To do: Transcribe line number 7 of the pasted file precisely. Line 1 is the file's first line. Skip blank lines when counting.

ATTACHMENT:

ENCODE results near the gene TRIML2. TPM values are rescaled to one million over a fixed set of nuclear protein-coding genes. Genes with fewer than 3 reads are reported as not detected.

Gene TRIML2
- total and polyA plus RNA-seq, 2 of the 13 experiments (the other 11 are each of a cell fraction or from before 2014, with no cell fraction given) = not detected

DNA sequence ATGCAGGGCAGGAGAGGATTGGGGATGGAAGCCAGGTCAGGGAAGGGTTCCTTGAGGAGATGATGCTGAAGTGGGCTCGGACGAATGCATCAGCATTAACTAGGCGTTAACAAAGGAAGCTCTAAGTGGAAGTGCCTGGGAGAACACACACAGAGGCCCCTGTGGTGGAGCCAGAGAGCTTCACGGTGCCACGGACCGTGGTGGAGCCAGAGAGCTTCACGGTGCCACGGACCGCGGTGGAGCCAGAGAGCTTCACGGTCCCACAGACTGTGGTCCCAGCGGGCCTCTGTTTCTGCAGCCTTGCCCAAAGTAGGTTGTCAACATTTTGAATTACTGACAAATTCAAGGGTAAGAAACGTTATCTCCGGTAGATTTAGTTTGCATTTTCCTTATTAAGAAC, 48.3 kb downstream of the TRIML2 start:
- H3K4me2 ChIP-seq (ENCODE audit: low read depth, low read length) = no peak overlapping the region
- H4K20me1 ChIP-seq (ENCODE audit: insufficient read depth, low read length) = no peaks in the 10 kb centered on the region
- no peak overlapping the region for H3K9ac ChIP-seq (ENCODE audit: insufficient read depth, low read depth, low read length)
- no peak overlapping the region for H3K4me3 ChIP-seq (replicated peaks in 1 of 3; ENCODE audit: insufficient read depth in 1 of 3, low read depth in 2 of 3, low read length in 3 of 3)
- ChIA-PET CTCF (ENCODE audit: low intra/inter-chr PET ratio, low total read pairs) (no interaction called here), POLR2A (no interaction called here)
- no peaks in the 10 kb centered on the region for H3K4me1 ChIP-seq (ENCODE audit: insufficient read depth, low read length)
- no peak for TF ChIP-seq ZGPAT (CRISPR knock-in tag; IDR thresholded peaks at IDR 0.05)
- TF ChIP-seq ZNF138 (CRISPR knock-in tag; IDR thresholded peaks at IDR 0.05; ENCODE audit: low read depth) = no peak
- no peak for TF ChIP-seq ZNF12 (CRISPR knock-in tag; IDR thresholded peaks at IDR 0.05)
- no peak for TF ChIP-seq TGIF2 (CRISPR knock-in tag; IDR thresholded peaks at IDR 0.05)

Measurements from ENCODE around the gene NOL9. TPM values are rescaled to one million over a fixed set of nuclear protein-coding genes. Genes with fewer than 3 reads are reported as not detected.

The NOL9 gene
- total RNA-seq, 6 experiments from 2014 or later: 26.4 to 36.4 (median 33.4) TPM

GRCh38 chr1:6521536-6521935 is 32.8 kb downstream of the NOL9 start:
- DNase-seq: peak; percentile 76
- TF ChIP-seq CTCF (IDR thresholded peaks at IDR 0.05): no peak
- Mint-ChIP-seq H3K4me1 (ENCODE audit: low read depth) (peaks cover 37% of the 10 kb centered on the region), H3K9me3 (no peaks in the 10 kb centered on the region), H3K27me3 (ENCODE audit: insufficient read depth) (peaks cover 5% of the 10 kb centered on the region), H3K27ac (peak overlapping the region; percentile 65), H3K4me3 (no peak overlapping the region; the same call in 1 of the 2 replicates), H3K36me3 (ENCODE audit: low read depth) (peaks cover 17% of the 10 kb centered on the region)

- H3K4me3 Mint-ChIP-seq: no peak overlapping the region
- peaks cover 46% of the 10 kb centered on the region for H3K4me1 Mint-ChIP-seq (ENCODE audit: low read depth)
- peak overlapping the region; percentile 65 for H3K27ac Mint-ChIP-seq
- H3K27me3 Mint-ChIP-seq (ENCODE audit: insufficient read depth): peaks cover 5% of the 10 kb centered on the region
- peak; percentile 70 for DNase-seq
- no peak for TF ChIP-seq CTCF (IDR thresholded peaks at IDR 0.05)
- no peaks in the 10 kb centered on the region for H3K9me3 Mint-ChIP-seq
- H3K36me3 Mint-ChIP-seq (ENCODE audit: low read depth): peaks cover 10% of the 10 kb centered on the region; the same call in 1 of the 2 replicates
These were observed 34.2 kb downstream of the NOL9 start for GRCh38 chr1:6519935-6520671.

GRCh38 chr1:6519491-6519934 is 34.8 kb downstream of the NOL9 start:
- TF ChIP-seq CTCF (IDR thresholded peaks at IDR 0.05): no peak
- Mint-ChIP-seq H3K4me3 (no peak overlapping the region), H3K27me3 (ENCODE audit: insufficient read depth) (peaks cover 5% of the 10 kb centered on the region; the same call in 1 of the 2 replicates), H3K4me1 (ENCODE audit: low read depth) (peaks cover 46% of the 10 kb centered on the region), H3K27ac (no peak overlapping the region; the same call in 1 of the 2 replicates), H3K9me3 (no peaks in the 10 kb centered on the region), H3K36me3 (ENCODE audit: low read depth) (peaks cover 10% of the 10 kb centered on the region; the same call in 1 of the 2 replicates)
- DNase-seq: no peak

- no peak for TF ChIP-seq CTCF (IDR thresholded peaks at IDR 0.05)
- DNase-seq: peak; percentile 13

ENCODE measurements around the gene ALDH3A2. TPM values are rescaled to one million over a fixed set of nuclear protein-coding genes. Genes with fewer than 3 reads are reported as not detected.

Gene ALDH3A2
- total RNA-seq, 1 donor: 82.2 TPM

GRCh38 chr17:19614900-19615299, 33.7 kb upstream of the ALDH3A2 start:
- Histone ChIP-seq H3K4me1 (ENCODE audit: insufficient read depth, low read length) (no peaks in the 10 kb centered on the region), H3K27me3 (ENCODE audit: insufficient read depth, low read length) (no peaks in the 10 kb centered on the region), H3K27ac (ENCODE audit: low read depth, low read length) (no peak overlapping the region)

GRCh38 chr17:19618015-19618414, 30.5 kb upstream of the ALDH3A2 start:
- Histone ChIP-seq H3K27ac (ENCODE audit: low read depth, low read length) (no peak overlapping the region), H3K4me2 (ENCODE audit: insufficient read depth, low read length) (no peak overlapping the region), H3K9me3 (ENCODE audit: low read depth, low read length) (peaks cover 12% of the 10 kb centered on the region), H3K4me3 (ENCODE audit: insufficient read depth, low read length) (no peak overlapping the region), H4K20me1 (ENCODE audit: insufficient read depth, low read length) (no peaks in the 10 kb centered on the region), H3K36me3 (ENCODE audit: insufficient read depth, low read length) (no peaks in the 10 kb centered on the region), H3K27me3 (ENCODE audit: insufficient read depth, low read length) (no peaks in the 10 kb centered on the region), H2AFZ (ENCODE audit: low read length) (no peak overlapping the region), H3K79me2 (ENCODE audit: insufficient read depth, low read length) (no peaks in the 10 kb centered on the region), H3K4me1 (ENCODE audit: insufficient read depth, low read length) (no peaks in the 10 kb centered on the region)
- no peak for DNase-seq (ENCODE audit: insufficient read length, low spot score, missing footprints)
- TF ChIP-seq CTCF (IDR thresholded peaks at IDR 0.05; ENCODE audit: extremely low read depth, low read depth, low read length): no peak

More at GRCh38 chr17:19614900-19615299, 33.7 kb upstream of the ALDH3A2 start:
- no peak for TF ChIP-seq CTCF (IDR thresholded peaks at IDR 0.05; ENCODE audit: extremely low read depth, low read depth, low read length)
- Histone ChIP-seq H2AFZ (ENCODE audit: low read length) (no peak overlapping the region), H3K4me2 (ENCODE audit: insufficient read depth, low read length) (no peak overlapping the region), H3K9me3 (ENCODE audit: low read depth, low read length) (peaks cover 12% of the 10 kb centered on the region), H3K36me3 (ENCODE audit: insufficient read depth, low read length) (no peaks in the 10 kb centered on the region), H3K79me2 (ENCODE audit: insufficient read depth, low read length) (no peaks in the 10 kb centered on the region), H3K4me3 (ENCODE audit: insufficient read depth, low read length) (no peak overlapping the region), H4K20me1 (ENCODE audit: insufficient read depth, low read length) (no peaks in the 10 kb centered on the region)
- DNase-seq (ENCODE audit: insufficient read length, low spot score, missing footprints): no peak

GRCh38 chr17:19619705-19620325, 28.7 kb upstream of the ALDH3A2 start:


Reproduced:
- no peak overlapping the region for H3K9ac ChIP-seq (ENCODE audit: insufficient read depth, low read depth, low read length)